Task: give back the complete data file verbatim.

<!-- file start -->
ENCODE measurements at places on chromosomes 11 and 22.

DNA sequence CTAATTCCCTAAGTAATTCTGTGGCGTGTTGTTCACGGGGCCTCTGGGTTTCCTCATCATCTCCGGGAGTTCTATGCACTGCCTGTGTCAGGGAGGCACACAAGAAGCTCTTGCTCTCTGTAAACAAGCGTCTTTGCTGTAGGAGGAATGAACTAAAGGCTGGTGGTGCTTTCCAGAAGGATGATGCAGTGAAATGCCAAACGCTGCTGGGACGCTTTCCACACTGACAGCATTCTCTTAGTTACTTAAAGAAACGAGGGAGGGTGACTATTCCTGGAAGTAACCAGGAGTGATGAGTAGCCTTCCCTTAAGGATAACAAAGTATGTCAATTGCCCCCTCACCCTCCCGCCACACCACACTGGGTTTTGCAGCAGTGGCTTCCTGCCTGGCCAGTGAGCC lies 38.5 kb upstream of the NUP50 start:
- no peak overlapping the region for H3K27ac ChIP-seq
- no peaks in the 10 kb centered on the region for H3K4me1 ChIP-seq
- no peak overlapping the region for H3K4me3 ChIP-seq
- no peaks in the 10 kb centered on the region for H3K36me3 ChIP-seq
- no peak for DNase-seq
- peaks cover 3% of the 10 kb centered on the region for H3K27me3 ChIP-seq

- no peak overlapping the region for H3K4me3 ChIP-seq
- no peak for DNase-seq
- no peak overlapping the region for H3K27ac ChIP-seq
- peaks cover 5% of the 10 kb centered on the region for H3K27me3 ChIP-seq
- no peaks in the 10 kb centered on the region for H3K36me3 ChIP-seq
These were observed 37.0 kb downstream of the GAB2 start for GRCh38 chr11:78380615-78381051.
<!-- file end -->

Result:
ENCODE measurements at places on chromosomes 11 and 22.

DNA sequence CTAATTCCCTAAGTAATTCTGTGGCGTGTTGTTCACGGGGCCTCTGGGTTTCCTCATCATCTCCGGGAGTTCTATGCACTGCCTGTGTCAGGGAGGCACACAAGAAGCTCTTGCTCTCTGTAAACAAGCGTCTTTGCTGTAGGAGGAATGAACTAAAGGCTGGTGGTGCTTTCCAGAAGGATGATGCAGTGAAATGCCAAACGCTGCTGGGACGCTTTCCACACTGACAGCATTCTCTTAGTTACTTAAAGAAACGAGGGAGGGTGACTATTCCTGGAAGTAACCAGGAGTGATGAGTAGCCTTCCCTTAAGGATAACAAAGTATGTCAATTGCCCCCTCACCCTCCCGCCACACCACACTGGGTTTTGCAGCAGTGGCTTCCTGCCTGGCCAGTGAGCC lies 38.5 kb upstream of the NUP50 start:
- no peak overlapping the region for H3K27ac ChIP-seq
- no peaks in the 10 kb centered on the region for H3K4me1 ChIP-seq
- no peak overlapping the region for H3K4me3 ChIP-seq
- no peaks in the 10 kb centered on the region for H3K36me3 ChIP-seq
- no peak for DNase-seq
- peaks cover 3% of the 10 kb centered on the region for H3K27me3 ChIP-seq

- no peak overlapping the region for H3K4me3 ChIP-seq
- no peak for DNase-seq
- no peak overlapping the region for H3K27ac ChIP-seq
- peaks cover 5% of the 10 kb centered on the region for H3K27me3 ChIP-seq
- no peaks in the 10 kb centered on the region for H3K36me3 ChIP-seq
These were observed 37.0 kb downstream of the GAB2 start for GRCh38 chr11:78380615-78381051.